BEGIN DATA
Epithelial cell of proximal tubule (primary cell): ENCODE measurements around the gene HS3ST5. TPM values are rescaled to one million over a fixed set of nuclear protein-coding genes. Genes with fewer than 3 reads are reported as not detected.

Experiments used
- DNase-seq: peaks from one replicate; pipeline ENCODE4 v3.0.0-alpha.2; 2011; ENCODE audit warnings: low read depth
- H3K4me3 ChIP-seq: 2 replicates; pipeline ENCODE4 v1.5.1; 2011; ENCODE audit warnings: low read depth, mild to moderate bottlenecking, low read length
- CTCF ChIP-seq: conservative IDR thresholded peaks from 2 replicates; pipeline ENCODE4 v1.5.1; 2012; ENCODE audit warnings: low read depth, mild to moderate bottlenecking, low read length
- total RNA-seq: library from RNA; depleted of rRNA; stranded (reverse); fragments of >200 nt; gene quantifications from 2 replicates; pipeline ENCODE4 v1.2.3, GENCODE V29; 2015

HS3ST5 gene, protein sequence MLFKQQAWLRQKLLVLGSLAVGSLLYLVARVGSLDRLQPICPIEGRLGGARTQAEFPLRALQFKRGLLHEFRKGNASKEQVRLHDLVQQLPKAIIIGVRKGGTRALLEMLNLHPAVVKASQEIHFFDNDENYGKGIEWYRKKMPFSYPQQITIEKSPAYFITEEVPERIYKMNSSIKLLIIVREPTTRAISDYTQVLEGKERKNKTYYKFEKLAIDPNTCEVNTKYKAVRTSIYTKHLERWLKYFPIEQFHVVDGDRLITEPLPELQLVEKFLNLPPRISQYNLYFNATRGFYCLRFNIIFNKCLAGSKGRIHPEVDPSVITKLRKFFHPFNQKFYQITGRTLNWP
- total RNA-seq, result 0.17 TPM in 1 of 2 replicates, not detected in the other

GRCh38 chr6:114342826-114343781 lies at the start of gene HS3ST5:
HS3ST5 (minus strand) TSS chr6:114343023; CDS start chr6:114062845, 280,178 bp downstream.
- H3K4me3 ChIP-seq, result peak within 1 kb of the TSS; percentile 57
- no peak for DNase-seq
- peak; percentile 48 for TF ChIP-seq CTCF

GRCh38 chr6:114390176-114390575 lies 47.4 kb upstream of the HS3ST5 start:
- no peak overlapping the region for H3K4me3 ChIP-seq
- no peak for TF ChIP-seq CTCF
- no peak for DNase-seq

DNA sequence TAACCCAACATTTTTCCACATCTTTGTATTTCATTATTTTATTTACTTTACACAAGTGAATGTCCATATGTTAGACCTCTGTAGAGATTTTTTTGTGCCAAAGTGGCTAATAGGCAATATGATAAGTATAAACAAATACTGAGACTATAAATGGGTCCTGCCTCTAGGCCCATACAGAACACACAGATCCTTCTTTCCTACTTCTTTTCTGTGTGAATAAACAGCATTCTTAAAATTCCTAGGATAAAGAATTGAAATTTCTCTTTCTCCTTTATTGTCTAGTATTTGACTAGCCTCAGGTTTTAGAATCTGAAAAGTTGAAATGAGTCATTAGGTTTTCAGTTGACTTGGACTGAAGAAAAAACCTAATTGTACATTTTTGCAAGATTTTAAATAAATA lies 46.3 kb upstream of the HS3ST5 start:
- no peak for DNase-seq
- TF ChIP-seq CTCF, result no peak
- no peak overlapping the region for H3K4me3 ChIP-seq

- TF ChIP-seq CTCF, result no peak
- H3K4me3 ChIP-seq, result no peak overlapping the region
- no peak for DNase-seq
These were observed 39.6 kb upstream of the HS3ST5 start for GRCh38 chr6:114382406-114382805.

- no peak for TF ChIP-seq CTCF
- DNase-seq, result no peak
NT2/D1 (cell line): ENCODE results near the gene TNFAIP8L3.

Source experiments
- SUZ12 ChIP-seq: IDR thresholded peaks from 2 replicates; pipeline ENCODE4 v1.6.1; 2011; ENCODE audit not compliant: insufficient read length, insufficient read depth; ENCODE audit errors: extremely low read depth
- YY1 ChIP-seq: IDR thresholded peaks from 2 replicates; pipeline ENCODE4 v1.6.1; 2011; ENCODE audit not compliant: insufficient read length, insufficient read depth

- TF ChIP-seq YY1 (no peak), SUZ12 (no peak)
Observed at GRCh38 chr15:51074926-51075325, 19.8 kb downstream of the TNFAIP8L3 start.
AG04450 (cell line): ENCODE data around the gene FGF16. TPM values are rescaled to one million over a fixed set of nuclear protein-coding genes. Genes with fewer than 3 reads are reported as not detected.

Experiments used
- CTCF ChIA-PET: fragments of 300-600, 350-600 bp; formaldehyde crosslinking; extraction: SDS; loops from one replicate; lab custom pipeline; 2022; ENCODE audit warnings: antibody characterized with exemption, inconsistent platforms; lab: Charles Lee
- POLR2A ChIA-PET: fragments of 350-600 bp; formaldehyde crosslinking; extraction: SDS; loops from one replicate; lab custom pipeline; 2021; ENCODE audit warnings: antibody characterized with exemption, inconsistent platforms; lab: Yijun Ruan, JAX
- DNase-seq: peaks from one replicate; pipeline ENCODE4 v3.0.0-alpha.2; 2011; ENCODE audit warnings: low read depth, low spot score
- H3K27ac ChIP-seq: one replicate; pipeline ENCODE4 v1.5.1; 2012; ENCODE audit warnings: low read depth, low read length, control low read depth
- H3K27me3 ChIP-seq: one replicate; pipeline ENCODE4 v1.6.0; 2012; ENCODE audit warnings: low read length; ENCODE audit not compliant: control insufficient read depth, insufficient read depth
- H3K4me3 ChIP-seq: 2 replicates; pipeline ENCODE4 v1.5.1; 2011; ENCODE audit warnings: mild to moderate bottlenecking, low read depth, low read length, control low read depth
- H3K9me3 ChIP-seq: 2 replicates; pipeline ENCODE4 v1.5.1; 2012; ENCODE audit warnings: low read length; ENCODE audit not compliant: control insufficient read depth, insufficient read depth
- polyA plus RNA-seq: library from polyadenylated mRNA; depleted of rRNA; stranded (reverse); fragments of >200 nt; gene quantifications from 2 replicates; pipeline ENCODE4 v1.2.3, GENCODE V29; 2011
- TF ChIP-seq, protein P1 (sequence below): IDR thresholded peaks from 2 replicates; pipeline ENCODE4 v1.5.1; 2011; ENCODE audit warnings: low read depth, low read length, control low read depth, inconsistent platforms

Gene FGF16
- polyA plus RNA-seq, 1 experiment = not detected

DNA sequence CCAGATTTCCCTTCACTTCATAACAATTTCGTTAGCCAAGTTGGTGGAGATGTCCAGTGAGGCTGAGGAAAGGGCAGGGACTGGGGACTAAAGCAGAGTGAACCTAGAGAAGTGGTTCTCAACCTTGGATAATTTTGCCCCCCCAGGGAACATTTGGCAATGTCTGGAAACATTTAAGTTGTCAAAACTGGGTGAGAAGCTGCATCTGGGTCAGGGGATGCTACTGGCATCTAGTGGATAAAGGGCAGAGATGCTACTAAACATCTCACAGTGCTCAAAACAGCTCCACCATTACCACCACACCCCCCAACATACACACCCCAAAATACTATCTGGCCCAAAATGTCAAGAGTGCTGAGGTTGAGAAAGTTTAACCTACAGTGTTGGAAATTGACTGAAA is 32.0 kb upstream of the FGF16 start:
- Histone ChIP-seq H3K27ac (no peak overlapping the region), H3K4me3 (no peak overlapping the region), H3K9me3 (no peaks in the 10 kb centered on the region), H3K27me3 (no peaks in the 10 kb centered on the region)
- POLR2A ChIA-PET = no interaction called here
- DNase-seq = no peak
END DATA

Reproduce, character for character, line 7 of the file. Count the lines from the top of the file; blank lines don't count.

HS3ST5 gene, protein sequence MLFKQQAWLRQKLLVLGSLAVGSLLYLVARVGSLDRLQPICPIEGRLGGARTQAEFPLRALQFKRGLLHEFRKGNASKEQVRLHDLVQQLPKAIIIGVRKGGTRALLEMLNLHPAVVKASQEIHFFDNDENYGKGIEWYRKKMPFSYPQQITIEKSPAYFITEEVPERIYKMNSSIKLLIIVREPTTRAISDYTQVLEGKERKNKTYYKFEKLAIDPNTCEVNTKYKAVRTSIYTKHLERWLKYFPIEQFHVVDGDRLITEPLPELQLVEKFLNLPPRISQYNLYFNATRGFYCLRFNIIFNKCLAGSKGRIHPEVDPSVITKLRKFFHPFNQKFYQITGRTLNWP